Don't get caught out by your iPad

In the wake of the new iPad mini release (which everyone is screaming about), Nick Fraser explains how to use your company iPad without riling up the HR team and risking the boss's ire.

by Nick Fraser
Last Updated: 09 Oct 2013

Within the last week Apple has launched the iPad mini and a new MacBook.  Microsoft introduced Windows 8 and its Surface tablet and Amazon is shipping the Kindle Fire HD. With sleek design, portability and power it’s hardly surprising that consumer devices are finding their way into the workplace. This raft of new launches will only accelerate the trend.  

All of these devices are also packed with features to deliver more software as applications.  The flexibility and accessibility of apps mean that staff are increasingly turning to tools like Dropbox and Quora to help them with their work.  

Without creating technical challenges as devices and software interact with each other and with all this fast-paced development, it can be hard to avoid losing control of security and  confidential company information. 

Here are five ways to ensure your company keeps pace with all the gizmos: 

Identify your ‘mobile elite’ –  our research suggests that a relatively small group of individuals (17%) are dictating the pace of consumer technology and applications in the workplace.  Nearly three-quarters of this group (71%) are using apps to communicate with customers, partners and suppliers and are incredibly well-informed about making the most of these professionally.  Identify the ‘mobile elite’ in your organisation and use their experience to understand the benefits and practical uses the new consumer technologies can have in your organisation.

Review policies – a surprising 83% of the ‘mobile elite’ are already using non-supported apps and websites for work purposes yet 81% of companies see this as potential grounds for dismissal.  There is clearly a huge gap between employers and employees about usage.  Review your corporate, HR and legal policies as well as IT strategies now so that as the majority of staff follow the ‘mobile elite’ and start to use these new technologies, constructive advice is available about the risks and opportunities.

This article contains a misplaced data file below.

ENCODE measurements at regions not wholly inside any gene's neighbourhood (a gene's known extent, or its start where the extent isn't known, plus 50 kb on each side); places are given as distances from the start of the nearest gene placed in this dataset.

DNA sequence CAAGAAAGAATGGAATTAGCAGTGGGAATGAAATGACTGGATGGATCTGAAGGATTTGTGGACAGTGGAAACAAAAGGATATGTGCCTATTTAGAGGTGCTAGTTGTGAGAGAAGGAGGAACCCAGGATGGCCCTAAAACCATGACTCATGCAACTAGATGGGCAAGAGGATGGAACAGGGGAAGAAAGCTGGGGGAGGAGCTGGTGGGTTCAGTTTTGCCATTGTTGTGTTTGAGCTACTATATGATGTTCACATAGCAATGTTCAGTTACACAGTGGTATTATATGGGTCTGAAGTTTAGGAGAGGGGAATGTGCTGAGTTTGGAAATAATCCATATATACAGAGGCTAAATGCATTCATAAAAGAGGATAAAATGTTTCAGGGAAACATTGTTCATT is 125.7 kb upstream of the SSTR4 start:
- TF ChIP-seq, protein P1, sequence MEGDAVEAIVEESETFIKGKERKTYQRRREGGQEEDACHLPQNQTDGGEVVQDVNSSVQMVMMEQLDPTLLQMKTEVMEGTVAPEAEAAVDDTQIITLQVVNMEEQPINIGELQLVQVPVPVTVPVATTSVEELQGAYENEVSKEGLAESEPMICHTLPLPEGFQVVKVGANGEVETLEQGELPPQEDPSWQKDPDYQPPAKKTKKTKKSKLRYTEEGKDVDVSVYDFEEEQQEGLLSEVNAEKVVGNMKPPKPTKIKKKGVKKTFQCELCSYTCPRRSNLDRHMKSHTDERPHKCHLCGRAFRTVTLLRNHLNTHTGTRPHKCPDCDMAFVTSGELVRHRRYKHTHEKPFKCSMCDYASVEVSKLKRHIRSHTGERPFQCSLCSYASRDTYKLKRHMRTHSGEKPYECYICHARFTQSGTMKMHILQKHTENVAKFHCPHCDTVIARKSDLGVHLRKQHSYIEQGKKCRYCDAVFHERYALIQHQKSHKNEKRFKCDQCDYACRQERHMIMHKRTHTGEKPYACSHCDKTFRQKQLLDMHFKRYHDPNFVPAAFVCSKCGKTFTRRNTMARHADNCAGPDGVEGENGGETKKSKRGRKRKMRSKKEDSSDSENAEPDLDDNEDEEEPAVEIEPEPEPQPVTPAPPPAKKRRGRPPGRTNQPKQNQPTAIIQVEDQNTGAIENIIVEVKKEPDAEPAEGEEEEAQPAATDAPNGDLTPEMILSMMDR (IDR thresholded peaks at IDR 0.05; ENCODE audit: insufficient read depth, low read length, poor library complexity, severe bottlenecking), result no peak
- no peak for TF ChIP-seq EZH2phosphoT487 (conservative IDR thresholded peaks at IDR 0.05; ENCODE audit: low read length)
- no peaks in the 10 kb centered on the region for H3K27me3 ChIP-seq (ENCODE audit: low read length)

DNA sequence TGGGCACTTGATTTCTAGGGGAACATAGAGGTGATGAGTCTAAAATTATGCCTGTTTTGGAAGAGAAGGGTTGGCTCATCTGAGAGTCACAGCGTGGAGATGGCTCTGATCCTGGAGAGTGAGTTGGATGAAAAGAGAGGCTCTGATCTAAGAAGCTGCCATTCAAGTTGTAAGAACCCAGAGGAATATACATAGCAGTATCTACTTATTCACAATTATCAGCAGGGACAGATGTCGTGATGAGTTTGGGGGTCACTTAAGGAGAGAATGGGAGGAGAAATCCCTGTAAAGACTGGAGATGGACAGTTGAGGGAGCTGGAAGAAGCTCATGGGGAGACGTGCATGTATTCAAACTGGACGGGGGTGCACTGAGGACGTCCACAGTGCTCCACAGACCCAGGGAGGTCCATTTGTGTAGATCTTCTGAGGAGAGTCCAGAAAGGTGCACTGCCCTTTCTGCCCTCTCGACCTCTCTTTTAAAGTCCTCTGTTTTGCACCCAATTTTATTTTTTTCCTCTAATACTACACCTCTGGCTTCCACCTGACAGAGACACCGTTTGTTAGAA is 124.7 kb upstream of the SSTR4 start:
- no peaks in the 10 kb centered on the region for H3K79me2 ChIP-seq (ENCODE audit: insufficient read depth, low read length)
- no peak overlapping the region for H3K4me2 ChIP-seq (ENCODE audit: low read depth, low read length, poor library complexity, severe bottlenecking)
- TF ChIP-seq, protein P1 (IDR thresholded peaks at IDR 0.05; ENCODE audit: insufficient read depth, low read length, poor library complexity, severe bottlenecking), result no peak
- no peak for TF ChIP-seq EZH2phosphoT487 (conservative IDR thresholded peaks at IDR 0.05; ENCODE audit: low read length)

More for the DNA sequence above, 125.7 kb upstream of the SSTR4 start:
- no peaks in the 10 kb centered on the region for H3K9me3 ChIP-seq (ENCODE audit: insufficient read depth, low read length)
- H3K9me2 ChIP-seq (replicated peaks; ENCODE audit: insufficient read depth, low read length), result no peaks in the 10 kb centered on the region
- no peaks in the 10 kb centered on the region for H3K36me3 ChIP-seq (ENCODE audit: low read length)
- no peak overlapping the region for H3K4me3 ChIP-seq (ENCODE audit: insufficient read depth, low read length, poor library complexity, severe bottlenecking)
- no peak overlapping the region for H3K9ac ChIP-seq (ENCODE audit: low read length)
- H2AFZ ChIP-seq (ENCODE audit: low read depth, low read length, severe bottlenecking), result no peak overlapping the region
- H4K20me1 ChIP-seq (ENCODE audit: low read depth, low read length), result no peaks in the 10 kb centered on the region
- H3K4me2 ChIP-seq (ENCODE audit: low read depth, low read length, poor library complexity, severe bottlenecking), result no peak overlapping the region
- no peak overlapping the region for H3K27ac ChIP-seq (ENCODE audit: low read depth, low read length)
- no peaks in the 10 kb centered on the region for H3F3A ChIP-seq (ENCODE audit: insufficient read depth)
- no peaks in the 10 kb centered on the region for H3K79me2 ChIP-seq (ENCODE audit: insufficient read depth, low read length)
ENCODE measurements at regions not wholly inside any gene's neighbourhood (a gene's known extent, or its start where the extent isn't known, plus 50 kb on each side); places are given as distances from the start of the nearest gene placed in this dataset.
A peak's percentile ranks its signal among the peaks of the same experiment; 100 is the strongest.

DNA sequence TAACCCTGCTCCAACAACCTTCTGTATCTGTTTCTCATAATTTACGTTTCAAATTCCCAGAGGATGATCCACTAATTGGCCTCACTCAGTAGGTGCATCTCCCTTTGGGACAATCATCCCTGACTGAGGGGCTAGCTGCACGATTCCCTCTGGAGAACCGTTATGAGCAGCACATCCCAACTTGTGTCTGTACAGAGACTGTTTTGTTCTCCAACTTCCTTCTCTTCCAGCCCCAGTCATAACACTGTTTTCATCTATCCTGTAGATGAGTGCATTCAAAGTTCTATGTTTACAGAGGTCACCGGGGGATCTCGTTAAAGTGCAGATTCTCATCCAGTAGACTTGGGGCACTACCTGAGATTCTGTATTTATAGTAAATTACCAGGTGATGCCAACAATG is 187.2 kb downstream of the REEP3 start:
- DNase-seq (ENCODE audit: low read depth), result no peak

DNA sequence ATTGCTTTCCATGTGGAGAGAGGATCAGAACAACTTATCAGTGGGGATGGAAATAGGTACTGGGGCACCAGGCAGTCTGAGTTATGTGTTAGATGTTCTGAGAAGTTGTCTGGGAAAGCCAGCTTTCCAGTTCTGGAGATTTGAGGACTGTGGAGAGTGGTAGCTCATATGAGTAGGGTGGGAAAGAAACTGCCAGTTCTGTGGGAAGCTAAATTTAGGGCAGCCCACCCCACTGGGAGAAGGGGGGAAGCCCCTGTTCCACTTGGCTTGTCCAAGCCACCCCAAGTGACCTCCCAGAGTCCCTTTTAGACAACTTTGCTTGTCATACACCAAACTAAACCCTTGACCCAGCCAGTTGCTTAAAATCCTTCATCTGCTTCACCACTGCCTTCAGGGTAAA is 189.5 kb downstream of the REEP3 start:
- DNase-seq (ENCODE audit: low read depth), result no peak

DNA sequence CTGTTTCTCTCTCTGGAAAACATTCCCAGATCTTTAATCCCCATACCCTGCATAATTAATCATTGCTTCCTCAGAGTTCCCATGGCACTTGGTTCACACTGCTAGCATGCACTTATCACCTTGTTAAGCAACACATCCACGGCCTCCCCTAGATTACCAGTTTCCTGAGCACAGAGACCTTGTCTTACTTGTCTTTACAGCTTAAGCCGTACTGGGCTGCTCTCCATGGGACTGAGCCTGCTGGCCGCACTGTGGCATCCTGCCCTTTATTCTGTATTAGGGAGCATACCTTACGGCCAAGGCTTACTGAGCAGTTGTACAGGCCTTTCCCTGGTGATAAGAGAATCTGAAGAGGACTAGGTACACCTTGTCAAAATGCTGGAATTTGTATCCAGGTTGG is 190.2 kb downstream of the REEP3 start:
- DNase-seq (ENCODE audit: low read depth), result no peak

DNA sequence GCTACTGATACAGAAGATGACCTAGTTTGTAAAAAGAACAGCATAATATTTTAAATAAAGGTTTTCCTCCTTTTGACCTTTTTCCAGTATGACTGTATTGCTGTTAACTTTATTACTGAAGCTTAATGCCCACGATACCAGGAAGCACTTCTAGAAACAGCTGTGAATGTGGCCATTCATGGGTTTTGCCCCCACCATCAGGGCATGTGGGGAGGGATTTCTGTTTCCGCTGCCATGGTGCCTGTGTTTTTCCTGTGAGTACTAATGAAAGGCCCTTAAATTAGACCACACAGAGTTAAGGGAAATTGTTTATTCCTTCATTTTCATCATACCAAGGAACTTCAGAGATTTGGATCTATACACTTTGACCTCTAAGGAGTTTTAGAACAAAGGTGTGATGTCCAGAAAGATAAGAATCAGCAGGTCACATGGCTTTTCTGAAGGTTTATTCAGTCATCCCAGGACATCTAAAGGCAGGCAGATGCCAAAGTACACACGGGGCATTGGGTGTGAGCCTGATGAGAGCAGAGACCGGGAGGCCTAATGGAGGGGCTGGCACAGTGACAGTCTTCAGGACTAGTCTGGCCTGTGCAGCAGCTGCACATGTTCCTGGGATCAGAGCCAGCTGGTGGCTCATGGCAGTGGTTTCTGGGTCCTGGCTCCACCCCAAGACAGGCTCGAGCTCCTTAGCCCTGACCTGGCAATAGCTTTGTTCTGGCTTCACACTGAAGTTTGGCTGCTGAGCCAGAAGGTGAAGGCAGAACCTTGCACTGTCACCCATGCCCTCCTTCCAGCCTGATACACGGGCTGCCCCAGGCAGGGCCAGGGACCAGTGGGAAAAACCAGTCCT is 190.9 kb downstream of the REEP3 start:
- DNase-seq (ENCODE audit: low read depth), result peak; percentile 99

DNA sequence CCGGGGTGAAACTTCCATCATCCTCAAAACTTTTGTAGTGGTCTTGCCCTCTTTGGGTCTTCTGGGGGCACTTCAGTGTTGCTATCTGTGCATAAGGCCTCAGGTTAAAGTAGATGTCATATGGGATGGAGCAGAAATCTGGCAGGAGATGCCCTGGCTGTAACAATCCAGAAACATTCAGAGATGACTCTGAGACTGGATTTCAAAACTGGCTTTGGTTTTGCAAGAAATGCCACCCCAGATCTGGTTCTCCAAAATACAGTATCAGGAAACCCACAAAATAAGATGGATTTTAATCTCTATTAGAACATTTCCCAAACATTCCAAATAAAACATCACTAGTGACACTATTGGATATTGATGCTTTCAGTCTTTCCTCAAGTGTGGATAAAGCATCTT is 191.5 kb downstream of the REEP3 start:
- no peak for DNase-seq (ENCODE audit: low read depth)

Make consumerisation a perk – graduates are arriving on the first day of their new jobs expecting to be able to plug in their laptop and log on.  For many staff, company subsidies contributing towards buying devices and the flexibility to choose and use consumer technologies is an attractive benefit.  Up to 69% of the ‘mobile elite’ believe personal devices and applications contribute to higher job satisfaction and a better work-life balance and active promotion of this as a perk is a way of attracting, retaining and motivating talent.  

Consumerisation of data – that said, whilst making it easier to access information via apps, it is also important to appreciate the shift in risk around corporate data.  In the past lost USB keys and devices were a problem but organisations should now be thinking about how they protect information and be proactive in providing secure locations for data through file sharing apps and cloud-based storage.

Costs of consumerisation – consumerisation has the potential to radically reshape the way IT is owned and managed.  Investment in IT may shift from capital investment in new computers towards subsidising staff to bring their own technology and outsourced service-based contracts for managing, supporting and securing devices and applications.  Investment in software is likely to shift from traditional big software purchases towards development and integration to deliver services via apps; software is also likely to become specialised to perform a single task – in a similar way to consumer apps.  

Thinking creatively about financing corporate IT could lead to greater efficiency and lower capital and operational expenditure.  

Nick Fraser managing director of Unisys UK, Middle East & Africa

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